Karzai Spokesman: ‘The President’s Primary Concern’ Was To Inform Afghans That Jones Burned The Quran

Protests continued in Afghanistan today as thousands have fled into the streets to protest radical Florida pastor Terry Jones’s Quran burning which took place late last month. Hundreds have been wounded in violence and dozens have died, including 7 UN workers in the northern city of Mazar-i-Sharif. The New York Times reported on Saturday that the media had largely ignored Jones’s stunt, and it was mainly Afghan President Hamid Karzai that brought the issue to life. Karzai “provoked people to take such actions. Karzai should have called on people to be patient rather than making people more angry,” one Afghan political analyst said.

Karzai has been widely criticized for publicizing the Jones incident. “He’s an extortionist,” said NYU professor and author Irshad Manji on CNN last night, adding, “he is now currying favor with the extremist elements in Afghanistan in the hope, perhaps a vain hope, they will preserve his life. Never mind how many other people get killed.” The Washington Post also noted:

[M]any U.S. and other Western officials in Afghanistan say Karzai has played a more damaging role. They say that his initial statement condemning Jones four days after the March 20 Koran burning was provocative and that it informed many Afghans of an event that was not widely known and helped mobilize public anger toward the United States. […]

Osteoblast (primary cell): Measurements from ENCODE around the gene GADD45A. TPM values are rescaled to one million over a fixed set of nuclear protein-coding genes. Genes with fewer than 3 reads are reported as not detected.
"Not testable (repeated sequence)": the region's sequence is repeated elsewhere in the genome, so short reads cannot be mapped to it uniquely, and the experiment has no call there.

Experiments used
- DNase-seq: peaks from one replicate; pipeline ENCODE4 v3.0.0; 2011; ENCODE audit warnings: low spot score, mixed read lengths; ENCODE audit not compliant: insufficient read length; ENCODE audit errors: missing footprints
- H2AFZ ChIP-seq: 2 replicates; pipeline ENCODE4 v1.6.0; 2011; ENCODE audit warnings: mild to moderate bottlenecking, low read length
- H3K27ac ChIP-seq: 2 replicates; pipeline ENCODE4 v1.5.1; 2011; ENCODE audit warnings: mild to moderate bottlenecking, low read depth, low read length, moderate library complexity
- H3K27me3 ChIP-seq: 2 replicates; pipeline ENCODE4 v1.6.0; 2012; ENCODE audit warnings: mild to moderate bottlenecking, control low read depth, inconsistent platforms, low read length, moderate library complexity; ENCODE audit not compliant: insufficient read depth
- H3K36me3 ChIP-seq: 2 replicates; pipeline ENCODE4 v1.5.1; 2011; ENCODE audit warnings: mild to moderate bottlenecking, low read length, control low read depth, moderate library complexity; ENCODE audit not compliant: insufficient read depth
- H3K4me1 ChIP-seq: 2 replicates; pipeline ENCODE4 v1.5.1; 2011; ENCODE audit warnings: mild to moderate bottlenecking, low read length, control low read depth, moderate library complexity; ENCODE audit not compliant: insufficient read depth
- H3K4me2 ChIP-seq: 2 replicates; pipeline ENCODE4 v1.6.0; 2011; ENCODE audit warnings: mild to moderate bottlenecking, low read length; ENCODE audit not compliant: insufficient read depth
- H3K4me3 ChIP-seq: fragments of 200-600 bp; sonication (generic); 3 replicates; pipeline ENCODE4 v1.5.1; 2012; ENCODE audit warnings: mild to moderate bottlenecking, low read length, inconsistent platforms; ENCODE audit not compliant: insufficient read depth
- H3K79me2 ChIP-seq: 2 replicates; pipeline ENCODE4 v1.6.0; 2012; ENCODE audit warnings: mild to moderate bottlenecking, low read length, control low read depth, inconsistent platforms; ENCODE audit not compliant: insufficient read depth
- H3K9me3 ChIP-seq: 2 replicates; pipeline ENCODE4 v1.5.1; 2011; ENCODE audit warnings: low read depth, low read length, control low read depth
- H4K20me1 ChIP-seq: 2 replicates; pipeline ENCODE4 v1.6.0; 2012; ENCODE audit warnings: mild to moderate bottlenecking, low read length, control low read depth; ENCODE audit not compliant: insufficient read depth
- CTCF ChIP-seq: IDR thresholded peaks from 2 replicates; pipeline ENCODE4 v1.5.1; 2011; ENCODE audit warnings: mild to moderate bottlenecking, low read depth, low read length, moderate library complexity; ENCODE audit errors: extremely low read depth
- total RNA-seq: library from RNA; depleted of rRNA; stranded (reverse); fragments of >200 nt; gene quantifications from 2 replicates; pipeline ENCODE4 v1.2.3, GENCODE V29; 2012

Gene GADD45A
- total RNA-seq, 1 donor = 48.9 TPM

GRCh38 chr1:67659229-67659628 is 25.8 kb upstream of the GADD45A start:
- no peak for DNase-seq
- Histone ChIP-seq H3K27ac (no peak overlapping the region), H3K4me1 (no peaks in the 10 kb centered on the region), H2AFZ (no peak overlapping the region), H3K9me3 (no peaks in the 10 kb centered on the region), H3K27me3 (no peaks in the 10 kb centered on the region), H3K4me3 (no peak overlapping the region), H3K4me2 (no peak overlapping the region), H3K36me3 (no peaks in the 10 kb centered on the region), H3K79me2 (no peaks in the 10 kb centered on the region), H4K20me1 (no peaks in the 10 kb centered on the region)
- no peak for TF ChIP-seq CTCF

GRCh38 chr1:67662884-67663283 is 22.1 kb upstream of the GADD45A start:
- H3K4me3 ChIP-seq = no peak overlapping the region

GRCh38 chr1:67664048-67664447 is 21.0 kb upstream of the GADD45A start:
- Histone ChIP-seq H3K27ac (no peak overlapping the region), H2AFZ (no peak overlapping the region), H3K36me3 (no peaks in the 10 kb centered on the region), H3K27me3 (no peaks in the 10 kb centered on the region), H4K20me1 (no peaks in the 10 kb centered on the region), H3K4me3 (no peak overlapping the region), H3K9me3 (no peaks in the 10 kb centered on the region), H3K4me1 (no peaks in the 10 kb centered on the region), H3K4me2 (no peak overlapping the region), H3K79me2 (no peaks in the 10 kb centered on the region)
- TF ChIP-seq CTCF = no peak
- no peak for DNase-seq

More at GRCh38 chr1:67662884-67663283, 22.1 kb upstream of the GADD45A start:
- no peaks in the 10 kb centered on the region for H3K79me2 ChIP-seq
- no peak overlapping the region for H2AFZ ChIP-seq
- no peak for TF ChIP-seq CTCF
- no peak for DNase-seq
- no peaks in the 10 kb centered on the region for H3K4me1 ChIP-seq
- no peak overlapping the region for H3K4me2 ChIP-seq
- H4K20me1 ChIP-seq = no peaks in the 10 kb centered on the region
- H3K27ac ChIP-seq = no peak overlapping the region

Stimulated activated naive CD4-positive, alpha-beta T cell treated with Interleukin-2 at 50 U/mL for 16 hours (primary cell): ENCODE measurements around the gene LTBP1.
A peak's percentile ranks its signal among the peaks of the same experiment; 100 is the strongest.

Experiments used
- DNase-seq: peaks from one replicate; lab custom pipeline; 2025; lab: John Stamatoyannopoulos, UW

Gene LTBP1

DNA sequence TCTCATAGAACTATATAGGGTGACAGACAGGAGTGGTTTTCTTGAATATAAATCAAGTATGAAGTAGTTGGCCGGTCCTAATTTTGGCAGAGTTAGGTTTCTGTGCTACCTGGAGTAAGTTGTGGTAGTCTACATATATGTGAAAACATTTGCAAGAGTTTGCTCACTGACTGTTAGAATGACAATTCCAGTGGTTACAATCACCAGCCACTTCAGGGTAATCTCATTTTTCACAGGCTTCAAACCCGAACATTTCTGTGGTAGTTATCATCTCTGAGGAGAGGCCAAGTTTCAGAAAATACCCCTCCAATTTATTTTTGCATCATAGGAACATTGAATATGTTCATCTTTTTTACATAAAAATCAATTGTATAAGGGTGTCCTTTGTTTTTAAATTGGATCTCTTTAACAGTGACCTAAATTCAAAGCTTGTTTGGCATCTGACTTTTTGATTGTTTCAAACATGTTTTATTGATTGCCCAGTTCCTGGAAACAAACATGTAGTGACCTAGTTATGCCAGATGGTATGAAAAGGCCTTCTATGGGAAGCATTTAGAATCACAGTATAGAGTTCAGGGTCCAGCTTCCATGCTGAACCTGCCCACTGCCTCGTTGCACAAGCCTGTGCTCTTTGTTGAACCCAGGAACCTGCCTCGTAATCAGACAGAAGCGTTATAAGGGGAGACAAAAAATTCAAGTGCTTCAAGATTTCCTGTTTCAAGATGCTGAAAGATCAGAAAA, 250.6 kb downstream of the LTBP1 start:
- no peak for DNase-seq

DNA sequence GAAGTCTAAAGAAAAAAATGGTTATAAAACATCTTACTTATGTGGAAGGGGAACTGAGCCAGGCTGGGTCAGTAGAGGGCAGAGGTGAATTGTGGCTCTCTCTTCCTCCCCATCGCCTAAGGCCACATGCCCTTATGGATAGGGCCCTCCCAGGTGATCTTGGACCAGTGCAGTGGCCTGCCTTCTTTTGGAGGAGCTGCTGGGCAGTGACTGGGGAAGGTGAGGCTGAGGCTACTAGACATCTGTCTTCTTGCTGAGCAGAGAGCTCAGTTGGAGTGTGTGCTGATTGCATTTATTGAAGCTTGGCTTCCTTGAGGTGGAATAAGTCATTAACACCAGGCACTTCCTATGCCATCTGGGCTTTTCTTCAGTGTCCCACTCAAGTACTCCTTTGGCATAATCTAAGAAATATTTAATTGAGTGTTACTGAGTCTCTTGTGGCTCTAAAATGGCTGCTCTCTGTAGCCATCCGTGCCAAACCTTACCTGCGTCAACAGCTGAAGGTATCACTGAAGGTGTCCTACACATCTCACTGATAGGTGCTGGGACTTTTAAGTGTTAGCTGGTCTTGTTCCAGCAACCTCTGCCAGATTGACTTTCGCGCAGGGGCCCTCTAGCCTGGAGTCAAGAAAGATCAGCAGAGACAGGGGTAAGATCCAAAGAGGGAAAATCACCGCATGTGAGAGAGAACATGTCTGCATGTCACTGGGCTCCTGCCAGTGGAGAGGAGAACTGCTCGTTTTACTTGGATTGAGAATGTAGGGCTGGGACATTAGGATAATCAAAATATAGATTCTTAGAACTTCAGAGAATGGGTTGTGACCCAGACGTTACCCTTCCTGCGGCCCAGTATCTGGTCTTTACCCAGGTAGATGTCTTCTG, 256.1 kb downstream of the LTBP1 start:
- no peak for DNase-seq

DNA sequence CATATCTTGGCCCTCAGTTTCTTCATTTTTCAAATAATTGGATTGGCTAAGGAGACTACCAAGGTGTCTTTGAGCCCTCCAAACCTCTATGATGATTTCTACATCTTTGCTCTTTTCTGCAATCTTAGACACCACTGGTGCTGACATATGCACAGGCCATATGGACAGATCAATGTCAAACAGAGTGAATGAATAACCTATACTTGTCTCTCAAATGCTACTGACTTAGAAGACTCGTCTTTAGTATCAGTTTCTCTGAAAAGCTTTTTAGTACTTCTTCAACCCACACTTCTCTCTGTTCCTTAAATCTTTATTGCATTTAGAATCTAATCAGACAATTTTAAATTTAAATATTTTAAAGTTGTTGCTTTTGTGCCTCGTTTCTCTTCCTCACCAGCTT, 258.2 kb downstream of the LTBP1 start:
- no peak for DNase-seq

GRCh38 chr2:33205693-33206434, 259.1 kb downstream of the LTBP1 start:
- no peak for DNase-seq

“When I read his statements and accusations against Americans, it’s like an amazing sense of his willingness just to humiliate,” said one Western diplomat here. “It’s not that he would like to confront the issue in partnership but just to retaliate through humiliation, like someone owes him something.”

While Karzai originally appeared to be bothered by Jones’s affront to Islam, a Karzai spokesman said his “primary concern” was getting information out about Jones’ exploit to ordinary Afghans:

“This is a very religious Islamic country, and the president is the leader of this Muslim country,” said Waheed Omer, a Karzai spokesman. “The president saw it as his moral and religious duty on behalf of the Afghan people to condemn this.

“People would have been informed anyway. This was something that would not have kept a low profile in a country like Afghanistan,” he said. “The president’s primary concern was not to prevent this information from getting to the people of Afghanistan.”

So essentially, Omer appeared to admit that Karzai was motivated more so by politics than by his concerns about Jones’s act. Al Jazeera’s DC bureau chief Abderrahim Foukara agreed. “I think he’s trying to stir the pot in the hope it will bolster his political position,” he said yesterday on MSNBC.